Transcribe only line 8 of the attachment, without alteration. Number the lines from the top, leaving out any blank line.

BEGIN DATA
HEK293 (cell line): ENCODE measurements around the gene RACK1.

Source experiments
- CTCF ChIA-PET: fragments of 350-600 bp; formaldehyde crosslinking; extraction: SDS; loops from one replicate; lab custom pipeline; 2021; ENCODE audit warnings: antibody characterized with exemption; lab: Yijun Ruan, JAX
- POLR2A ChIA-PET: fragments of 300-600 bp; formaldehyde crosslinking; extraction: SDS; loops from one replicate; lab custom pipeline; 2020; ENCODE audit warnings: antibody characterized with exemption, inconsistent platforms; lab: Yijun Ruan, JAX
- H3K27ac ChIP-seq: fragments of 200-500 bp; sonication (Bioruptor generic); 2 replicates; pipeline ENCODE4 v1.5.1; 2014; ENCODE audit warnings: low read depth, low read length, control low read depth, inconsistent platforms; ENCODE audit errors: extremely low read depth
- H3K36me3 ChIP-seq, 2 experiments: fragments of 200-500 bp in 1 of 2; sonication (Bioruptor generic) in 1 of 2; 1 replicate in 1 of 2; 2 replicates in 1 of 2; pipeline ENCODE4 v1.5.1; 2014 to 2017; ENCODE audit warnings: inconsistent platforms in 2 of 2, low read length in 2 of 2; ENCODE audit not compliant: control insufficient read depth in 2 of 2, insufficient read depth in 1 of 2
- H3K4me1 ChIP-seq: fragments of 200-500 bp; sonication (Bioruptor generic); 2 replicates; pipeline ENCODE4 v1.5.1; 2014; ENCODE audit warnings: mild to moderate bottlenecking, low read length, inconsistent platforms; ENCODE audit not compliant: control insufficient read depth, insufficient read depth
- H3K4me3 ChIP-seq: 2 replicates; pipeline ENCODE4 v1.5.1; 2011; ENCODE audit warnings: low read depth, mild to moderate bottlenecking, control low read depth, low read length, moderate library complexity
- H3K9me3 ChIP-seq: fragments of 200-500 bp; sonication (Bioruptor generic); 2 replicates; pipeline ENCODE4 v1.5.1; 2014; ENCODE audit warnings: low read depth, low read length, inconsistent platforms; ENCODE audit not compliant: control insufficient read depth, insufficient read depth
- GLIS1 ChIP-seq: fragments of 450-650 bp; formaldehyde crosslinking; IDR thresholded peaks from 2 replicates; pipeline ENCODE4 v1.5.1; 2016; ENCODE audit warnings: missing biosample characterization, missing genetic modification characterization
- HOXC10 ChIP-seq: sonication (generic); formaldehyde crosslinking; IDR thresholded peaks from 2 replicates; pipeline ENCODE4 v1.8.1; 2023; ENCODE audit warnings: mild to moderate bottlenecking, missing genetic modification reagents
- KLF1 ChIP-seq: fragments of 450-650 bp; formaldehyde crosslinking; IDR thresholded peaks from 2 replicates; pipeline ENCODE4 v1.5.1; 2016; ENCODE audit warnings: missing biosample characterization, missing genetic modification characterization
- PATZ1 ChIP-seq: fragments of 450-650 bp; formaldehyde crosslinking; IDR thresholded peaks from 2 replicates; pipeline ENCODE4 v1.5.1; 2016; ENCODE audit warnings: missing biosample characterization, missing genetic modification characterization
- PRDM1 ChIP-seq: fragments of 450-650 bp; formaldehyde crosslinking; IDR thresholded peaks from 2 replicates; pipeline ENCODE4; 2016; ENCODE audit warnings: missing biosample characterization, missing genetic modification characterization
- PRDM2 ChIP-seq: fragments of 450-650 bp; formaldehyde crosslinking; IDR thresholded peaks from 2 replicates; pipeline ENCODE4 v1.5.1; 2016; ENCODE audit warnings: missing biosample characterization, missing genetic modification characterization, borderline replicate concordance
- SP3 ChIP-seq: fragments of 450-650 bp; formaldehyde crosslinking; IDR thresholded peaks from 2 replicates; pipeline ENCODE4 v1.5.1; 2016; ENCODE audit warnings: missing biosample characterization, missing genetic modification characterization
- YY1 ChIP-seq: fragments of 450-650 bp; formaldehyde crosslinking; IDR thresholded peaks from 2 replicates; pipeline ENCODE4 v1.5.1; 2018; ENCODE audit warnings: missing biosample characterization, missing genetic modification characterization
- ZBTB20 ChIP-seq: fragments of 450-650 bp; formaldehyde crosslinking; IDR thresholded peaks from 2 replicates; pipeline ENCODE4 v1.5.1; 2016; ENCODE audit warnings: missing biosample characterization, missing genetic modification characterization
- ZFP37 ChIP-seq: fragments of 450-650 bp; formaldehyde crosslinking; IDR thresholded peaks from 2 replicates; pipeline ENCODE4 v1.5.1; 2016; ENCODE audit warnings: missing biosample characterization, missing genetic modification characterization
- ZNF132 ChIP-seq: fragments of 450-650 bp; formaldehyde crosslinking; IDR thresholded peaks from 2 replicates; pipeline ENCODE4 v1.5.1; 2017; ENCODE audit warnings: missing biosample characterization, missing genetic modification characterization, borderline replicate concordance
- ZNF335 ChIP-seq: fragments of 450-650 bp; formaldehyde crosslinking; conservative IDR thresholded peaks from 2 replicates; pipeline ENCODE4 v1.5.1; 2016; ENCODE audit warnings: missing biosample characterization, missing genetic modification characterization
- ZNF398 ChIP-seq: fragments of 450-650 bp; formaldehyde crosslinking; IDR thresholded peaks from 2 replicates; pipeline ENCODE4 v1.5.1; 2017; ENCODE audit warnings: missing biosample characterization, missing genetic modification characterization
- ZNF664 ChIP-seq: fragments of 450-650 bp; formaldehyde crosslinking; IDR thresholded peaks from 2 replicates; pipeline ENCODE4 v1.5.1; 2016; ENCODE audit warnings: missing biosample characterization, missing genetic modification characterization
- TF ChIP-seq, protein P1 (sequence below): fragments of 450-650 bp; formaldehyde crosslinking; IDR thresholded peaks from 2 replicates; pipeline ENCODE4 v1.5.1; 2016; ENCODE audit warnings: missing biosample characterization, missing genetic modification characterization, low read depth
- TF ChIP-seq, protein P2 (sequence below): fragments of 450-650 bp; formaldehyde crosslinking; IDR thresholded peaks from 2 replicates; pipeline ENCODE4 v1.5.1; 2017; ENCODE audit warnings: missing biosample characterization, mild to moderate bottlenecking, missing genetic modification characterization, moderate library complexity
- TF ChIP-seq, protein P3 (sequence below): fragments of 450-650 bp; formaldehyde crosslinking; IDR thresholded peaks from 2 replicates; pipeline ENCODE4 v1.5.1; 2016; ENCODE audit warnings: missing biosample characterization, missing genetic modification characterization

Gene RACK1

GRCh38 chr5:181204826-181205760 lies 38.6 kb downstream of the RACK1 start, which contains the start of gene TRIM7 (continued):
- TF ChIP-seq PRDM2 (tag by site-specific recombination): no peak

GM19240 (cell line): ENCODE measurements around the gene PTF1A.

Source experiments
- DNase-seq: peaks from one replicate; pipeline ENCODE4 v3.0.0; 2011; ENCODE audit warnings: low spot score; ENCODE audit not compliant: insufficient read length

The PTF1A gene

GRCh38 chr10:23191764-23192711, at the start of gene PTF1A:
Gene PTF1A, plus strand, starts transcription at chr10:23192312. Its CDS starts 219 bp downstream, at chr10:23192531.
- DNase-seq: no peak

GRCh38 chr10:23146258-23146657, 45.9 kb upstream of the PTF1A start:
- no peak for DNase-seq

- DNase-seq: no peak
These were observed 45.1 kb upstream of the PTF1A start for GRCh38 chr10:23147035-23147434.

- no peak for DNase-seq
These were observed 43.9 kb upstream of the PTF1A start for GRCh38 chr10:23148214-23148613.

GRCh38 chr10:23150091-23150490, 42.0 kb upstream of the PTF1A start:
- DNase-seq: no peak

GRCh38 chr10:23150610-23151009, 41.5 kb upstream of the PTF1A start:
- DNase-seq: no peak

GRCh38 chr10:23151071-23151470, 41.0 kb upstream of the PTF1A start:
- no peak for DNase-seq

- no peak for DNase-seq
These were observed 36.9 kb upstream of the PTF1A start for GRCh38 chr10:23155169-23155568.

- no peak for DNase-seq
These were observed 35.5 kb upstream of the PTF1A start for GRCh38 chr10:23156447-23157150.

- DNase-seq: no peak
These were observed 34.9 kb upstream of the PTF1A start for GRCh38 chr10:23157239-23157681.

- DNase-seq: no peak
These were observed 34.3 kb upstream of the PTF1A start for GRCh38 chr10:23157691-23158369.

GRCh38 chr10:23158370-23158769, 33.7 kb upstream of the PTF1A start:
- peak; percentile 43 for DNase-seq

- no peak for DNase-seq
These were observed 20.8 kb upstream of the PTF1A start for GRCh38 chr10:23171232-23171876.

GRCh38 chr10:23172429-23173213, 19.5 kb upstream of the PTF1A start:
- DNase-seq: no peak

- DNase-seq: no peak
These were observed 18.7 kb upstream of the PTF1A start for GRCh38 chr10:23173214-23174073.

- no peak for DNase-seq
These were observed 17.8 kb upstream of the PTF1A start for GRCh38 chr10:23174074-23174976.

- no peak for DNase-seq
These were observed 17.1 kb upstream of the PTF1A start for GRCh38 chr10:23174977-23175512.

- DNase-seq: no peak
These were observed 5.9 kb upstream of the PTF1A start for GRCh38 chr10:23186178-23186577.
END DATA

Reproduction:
- H3K4me3 ChIP-seq: 2 replicates; pipeline ENCODE4 v1.5.1; 2011; ENCODE audit warnings: low read depth, mild to moderate bottlenecking, control low read depth, low read length, moderate library complexity